Awards and Achievements of Faculty
Engineering School's Office of Minority Programs (OMP) is
among the recipients of the 1999 Presidential Awards for Excellence
in Science, Mathematics and Engineering Mentoring. The award,
administered and funded through the National Science Foundation,
honors 10 individuals and five groups that have been exemplary
in their encouragement of minorities, women and persons with
disabilities to pursue careers in scientific, engineering and
technical fields. President Clinton has said that they would
"serve as examples to their colleagues and will be leaders
in the national effort to train the next century of scientists,
mathematicians and engineers."
OMP's primary objective is to increase the recruitment, retention
and graduation of underrepresented students pursuing undergraduate
and graduate degrees in engineering. This work has been carried
out within the larger purpose of increasing the pool of talented
minority high school students interested in engineering and
heightening awareness of engineering within minority communities.
OMP efforts include a week-long residential program for rising
high school juniors and seniors, a summer bridge academy for
first-year students, internships in the corporate sector, and
research opportunities with U.Va. faculty. As a result of OMP
programs, more than 249 underrepresented minority undergraduate
students and 122 graduate students have received degrees from
the engineering school during the last 10 years.
The Darden Graduate School
of Business Administration was one of 10 leading business
schools that recently won an award in New York from the World
Resources Institute and The Aspen Institute's Initiative for
Social Innovation through Business. Their annual survey, "Beyond
Grey Pinstripes: Preparing MBAs for Social and Environmental
Stewardship," recognizes the Darden School as an innovator
in training future business managers to address environmental
and social challenges in business.
Nicholas Sidiropoulos, assistant professor of electrical
engineering, and colleagues, were the recipients of a $450,000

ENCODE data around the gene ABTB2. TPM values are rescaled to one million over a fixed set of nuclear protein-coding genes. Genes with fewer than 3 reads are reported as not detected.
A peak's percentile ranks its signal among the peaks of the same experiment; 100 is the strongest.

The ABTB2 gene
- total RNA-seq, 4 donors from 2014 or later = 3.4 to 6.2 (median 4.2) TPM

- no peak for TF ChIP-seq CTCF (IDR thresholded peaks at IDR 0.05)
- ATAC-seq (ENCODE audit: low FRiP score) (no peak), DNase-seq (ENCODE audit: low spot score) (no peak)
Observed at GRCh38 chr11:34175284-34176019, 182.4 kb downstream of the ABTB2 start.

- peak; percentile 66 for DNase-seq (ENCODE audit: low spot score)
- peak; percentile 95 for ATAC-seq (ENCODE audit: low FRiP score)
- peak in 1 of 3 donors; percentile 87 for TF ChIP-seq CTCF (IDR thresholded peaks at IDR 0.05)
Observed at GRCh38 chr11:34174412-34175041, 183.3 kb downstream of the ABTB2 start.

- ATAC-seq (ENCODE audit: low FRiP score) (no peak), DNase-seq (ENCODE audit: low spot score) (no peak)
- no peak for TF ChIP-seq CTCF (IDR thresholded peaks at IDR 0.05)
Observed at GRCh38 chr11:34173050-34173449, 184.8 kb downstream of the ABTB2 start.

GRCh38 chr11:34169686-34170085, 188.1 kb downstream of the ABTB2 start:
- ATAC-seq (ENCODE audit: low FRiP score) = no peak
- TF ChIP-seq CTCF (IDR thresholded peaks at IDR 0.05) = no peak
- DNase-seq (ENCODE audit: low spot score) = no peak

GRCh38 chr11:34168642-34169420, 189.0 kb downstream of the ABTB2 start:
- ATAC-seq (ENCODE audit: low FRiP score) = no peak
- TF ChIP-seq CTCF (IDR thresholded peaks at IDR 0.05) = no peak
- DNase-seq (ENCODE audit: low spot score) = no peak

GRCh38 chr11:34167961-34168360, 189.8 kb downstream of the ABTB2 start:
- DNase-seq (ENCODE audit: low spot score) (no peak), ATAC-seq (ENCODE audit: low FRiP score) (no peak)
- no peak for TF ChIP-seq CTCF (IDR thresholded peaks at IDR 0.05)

award from the National Science Foundation's Wireless IT & Networks
Initiative for their proposal titled, "From Medium Access
to Physical Layer: An Integrated DSP Framework for Wireless
Maite Brandt-Pearce, assistant professor of electrical
engineering, was promoted to senior member of The Institute
of Electrical and Electronics Engineers, Inc.
Parker, director of mail services, was recently recognized
by the U.S. Postal Service with its Mail Center Manager Award.
The award was presented at the National Postal Forum, held in
Chicago in September. Parker helped establish a centralized
mailroom operation and introduced such cost-saving measures
as permit imprint controls, postage meter reduction and Business
Reply Mail permits, saving the University more than $100,000.
He also developed a unique post office box address scheme for
the University Hospital, Grounds and students.
The Virginia Foundation for the Humanities' Institute on
Violence and Culture has received a $250,000, three-year
grant from the Rockefeller Foundation to study faith and religion
in war-torn worlds. Scholarship will focus on personal accounts,
autobiography, poetry and fiction of victims, witnesses, perpetrators
and instigators of war. Two to four senior Rockefeller research
fellows per year will receive funding. For information, contact
Roberta Culbertson at 924-3296, or visit the web site at: http://www.virginia.edu/vfh.